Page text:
Only have access to the minimum and maximum values in a dataset? Try a span chart.
Want to graph the standard deviation? Add light shading above and below your values.
Are you predicting what might happen down the road? Display the estimated range of values with light shading.
…create a chart, diagram, illustration, photograph, or cartoon to display patterns in qualitative data.
Experiment with strategies for displaying data from documents, interview transcripts, and focus group conversations, and you’ll be the next visualization rockstar. This is one of the most underdeveloped areas in the entire field of visualization.
I recently shared six ideas for displaying qualitative data. Later this year, I’ll publish a follow-up post with additional options.
What do you think of the Washington Post’s simple color-coding for eyewitness statements? I’m a fan.
Visualizing the eyewitness statements: Did Michael Brown charge? http://t.co/dXrtGOcdUr via @postgraphics pic.twitter.com/45R2etOH1L
— Post Graphics (@PostGraphics) November 30, 2014
…compliment that person who designed an amazing visualization.
Like what you see? Tell the designer. Write them an email, comment on their blog post, send them a tweet, borrow Hedwig the owl. Your kind messages inspire new blog posts, conference presentations, and more, which keeps the field healthy and thriving.
Don’t like what you see? Shhh. Best to keep your thoughts to yourself. It’s bad karma and nobody wants to be friends with Debbie Downer.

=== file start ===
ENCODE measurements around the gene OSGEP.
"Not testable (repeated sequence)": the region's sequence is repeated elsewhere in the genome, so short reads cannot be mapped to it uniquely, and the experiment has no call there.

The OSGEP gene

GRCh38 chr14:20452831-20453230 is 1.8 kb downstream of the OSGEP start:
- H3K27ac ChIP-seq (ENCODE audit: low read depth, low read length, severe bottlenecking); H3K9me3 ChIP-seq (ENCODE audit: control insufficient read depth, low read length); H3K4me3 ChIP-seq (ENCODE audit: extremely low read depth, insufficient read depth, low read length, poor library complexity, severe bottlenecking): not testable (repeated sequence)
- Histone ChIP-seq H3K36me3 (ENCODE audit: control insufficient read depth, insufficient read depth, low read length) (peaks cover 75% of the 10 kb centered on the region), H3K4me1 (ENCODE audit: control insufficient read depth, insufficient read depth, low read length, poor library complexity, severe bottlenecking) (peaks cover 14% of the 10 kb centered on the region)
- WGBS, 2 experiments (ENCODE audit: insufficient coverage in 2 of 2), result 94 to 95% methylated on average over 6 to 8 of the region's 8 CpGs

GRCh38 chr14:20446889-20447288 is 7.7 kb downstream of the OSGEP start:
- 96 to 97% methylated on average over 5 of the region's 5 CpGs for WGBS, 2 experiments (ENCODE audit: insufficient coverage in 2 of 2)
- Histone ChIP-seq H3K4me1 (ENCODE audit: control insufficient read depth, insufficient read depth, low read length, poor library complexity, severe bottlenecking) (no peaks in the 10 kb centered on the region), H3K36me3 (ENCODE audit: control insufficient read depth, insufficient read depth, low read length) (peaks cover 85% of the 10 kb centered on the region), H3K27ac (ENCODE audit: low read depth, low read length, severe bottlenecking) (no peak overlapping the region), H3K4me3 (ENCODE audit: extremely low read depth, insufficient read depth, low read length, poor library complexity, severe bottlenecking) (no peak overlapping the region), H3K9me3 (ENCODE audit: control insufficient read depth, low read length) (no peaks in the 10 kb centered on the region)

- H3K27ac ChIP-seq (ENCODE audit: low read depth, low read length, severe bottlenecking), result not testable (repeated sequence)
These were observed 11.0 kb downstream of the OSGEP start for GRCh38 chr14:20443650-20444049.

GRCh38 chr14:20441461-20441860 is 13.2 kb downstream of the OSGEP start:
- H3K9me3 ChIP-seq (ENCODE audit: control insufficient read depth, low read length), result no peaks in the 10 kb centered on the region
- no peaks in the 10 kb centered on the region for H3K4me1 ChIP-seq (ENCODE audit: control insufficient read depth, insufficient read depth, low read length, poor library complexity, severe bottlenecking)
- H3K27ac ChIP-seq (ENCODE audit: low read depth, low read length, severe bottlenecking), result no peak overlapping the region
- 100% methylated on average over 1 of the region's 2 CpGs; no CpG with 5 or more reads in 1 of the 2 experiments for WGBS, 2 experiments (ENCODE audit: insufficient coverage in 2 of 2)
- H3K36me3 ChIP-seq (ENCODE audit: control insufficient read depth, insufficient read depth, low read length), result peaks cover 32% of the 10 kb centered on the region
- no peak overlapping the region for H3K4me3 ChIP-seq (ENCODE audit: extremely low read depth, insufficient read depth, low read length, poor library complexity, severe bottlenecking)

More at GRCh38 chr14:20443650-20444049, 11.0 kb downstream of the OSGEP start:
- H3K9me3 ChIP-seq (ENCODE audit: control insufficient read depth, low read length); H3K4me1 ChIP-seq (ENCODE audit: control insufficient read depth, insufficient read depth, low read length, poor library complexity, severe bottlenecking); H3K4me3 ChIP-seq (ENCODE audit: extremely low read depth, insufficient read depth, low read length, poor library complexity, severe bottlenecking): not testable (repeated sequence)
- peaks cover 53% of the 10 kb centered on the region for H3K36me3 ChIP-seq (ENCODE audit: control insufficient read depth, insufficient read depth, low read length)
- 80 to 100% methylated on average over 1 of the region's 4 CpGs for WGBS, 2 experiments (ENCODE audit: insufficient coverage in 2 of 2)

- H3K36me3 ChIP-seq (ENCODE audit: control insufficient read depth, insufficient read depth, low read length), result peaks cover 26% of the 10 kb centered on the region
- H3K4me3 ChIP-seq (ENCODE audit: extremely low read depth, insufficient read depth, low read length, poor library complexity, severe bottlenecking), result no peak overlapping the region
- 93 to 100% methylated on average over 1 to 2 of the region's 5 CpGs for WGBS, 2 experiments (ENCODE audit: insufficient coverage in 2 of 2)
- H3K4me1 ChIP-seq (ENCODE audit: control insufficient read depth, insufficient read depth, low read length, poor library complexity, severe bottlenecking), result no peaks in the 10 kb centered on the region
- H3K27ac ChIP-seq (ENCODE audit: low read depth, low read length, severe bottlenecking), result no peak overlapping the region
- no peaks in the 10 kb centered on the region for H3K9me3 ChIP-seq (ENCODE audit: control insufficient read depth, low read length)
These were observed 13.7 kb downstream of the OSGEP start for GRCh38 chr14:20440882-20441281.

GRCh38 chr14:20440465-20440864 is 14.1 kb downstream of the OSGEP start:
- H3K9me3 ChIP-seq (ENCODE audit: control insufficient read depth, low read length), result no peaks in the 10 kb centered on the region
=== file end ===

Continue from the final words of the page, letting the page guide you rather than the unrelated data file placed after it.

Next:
…cease the search for a foolproof software tool.
One day soon, we’ll stop arguing about which software program is best, and we’ll agree that our brains are the best visualization tools of all time.
One day, in a galaxy far, far away, the software salespeople will also stop pretending that their tool is best. Until then, resolve to speak up when you hear their crazy claims.
…use something besides the computer to display data.
Some of my most valuable breakthroughs with organizations have come from drawing graphs on whiteboards during meetings.
Perhaps you’ve seen Hans Rosling’s 52-second explanation of population trends using stones.
Maybe you were one of the hundred or so lucky folks who squeezed into Chris Lysy and Stephanie Evergreen’s DIY Dataviz session in Denver last October.
And you’re probably familiar with my affinity for sketching graphs on paper.
What types of non-computer visualizations are you using to communicate patterns? I’m building a gallery of visualizations made from everyday objects on Pinterest. Please comment below with additional examples you’ve found.
…explore visualization GIFs and videos, and try to create one myself.
Of course you’ve watched Hans Rosling’s 200 Countries, 200 Years, 4 Minutes video.
But have you seen the remake GIFs from Dark Horse Analytics? My personal favorite is their Clear Off The Table remake:
How about these changes-over-time GIFs from the LA Times?!? Swoon.
I’m also a big fan of this semi-animated, semi-interactive model of breast cancer causation. Well done, University of California researchers and designers.
Here’s to hoping that we’ll see many more GIFs and videos in 2015.
Now it’s time to share your feedback: What are your predictions for visualization in 2015? Which resolutions will you follow in the upcoming year? Please comment below.